If you have a networking event coming up and you're absolutely clueless on where to start, former U.S. president Barack Obama has got your back.
On November 1, Obama hosted the inaugural Obama Foundation Summit in his Chicago hometown. The two-day event featured main stage speeches, breakout panels and networking opportunities for over 500 rising and established civic leaders from around the world.
Obama was the last to speak during the opening session, where he gave a speech on his inspiration behind starting the Obama Foundation, stating he wanted to create "a hub, a venue, a place, a network" for young people of all backgrounds to meet and learn from each other.
"If we can create an architecture, a platform for those young people to thrive, grow and scale up all the amazing stuff that they were already doing locally and not just to root themselves locally, but then be able to germinate and seed change all around the country and around the world, " Obama said, "then there's no problem we couldn't solve. There's no aspiration that we might not reach."
Obama also made a point to remind his guests that this summit shouldn't be treated simply as a fleeting experience, but as a larger learning experience.
"Our goal is not to present some fixed theory of how change happens. Our goal at this session is not to pump you with a whole bunch of PowerPoints, data, information and a blueprint for how you are going to go back and do the stuff you're already doing even better," Obama said, "because in many ways we want to learn from you as much as we want to maybe share some of what we've learned."
Instead, he emphasized that he wanted attendees to see the two-day event as a "big brainstorming session" and an "experiment in us trying to have a collective conversation."
Obama ended his speech by providing these four guidelines on how to network during the summit that you can easily pick up for your next networking opportunity.
Unless you are lucky enough to have a colleague going with you to this event, you're likely not going to know many people in the room.
This is your opportunity to "listen to the people you're with," Obama said.
And not just the people commanding your attention on stage and panels, he added, but those people who are alongside you as part of the audience.
"In breaks, during meals, share your stories with each other and try to make a connection, forge relationships," he said.
One especially important point: Turn around and seek out someone who seems nothing like you.
"Find somebody who is not like you, who doesn't look like you, who doesn't think the way you do, who has a set of experiences that you don't – on the surface at least – and share," Obama said.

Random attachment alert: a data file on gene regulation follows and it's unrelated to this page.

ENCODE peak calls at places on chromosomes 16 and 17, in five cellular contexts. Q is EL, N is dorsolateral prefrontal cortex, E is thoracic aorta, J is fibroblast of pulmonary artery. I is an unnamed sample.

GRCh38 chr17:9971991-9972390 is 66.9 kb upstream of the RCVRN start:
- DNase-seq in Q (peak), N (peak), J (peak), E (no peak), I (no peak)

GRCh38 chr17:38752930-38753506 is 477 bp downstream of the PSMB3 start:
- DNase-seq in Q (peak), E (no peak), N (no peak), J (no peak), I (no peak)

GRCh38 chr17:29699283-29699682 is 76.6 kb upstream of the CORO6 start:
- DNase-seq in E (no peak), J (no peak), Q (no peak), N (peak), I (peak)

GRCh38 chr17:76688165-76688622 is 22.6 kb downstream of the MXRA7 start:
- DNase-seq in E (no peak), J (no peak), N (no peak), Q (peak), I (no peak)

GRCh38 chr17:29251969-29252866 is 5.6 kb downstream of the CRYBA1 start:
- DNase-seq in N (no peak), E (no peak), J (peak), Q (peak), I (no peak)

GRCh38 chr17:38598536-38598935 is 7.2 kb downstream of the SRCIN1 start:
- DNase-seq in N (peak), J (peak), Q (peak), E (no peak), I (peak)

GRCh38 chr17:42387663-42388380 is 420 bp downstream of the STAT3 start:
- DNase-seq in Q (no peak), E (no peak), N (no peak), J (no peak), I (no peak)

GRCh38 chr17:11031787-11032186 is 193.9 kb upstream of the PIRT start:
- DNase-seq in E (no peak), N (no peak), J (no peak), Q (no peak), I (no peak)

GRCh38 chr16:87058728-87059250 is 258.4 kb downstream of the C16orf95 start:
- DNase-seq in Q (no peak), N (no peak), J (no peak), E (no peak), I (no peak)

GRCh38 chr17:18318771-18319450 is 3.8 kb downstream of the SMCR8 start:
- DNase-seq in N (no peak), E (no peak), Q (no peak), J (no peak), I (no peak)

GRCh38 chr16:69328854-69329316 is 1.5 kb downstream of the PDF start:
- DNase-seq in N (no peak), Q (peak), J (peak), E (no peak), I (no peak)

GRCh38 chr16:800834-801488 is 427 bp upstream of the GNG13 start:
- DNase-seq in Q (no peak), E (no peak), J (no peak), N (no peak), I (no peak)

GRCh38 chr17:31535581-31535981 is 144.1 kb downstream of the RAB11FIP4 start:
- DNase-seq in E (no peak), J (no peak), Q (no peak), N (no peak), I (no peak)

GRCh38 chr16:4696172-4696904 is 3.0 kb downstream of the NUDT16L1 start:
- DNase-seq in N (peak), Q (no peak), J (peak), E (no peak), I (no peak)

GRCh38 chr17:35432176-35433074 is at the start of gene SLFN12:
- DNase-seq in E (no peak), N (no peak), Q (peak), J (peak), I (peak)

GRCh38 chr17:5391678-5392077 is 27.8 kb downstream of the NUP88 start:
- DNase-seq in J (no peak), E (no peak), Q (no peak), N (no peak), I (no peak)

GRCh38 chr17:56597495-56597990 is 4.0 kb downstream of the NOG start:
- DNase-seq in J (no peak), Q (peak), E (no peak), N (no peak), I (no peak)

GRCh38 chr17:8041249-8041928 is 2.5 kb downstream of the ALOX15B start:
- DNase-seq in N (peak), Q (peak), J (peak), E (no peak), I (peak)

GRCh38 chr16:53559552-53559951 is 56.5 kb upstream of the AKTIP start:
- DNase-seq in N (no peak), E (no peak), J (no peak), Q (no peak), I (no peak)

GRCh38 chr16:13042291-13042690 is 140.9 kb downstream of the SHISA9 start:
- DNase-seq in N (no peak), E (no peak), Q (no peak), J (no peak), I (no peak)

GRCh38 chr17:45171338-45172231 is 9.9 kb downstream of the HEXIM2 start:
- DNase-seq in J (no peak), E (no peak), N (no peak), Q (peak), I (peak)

As you embrace your surroundings and new people, it's also important to remember your opinions and values, he says.
"I want you to have a strong point of view and don't be afraid to articulate it," Obama said. "But make sure that when you disagree you're not disagreeable."
Obama emphasized that "real change comes through persuasion and openness to others."
If you choose not to speak with someone because they are different from your gender, sexuality, race, religion or other defining factors, then "you will not grow and you certainly will not help the person next to you grow."
"So have a point of view, be rooted in your experiences and don't be afraid to share those," Obama said. "But listen, be open, don't be partisan."
Had it not been for young people across the country organizing over the "amazing tool" that is social media, Obama said he wouldn't have been elected president.
"But if it is blocking you from having a conversation or seeing somebody and recognizing them and listening to them because you are so busy trying to get a picture," Obama said, "then you are, I think in some ways, contributing to what separates us rather than trying to break through."
He encouraged others to take selfies with each other if they felt like doing so after their conversations, but reflecting on his own experience, Obama found that the issue seemed trivial.
"One of the weird things about being president is I found people were no longer looking me in the eye and shaking my hand because they approached me [to take selfies]," he said. But by setting some boundaries upfront, he said it would allow him and wife Michelle to "have actual conversations."
Although you're more often than not attending networking events for professional gain, Obama recommended letting yourself have a good time.
"The work all of you do in local communities, the work you aspire to do on an even broader stage, is hard," Obama told guests. "It's full of frustrations and setback and for every step forward that you take, sometimes it feels like there will be two steps back."
Having fun will also allow you to appreciate what you do as you see others fighting the same fight as you, he adds.
"There are a lot of other people out there who are rooting for you and feeling the same frustrations that you do and sharing the joys of those small successes that can turn into big successes," Obama said.
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